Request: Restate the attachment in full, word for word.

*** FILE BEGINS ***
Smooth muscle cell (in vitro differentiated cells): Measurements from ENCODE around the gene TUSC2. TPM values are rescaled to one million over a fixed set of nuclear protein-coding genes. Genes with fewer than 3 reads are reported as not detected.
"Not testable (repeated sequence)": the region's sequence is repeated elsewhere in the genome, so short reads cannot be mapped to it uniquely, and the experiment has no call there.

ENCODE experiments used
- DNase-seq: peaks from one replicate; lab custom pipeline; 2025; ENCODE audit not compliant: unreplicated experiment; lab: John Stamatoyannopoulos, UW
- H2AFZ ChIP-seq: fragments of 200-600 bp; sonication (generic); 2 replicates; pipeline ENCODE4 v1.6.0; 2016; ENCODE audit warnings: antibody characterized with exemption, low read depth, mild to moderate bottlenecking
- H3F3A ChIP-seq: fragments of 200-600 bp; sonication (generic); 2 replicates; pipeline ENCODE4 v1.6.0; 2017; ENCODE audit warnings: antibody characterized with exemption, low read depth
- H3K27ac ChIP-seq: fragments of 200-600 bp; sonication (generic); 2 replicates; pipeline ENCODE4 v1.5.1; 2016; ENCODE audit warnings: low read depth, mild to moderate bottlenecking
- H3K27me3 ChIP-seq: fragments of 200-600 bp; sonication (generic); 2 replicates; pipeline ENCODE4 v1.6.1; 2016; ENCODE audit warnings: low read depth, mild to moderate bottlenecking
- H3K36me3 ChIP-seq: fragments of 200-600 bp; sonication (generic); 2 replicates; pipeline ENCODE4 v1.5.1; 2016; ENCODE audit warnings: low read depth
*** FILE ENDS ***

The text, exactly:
Smooth muscle cell (in vitro differentiated cells): Measurements from ENCODE around the gene TUSC2. TPM values are rescaled to one million over a fixed set of nuclear protein-coding genes. Genes with fewer than 3 reads are reported as not detected.
"Not testable (repeated sequence)": the region's sequence is repeated elsewhere in the genome, so short reads cannot be mapped to it uniquely, and the experiment has no call there.

ENCODE experiments used
- DNase-seq: peaks from one replicate; lab custom pipeline; 2025; ENCODE audit not compliant: unreplicated experiment; lab: John Stamatoyannopoulos, UW
- H2AFZ ChIP-seq: fragments of 200-600 bp; sonication (generic); 2 replicates; pipeline ENCODE4 v1.6.0; 2016; ENCODE audit warnings: antibody characterized with exemption, low read depth, mild to moderate bottlenecking
- H3F3A ChIP-seq: fragments of 200-600 bp; sonication (generic); 2 replicates; pipeline ENCODE4 v1.6.0; 2017; ENCODE audit warnings: antibody characterized with exemption, low read depth
- H3K27ac ChIP-seq: fragments of 200-600 bp; sonication (generic); 2 replicates; pipeline ENCODE4 v1.5.1; 2016; ENCODE audit warnings: low read depth, mild to moderate bottlenecking
- H3K27me3 ChIP-seq: fragments of 200-600 bp; sonication (generic); 2 replicates; pipeline ENCODE4 v1.6.1; 2016; ENCODE audit warnings: low read depth, mild to moderate bottlenecking
- H3K36me3 ChIP-seq: fragments of 200-600 bp; sonication (generic); 2 replicates; pipeline ENCODE4 v1.5.1; 2016; ENCODE audit warnings: low read depth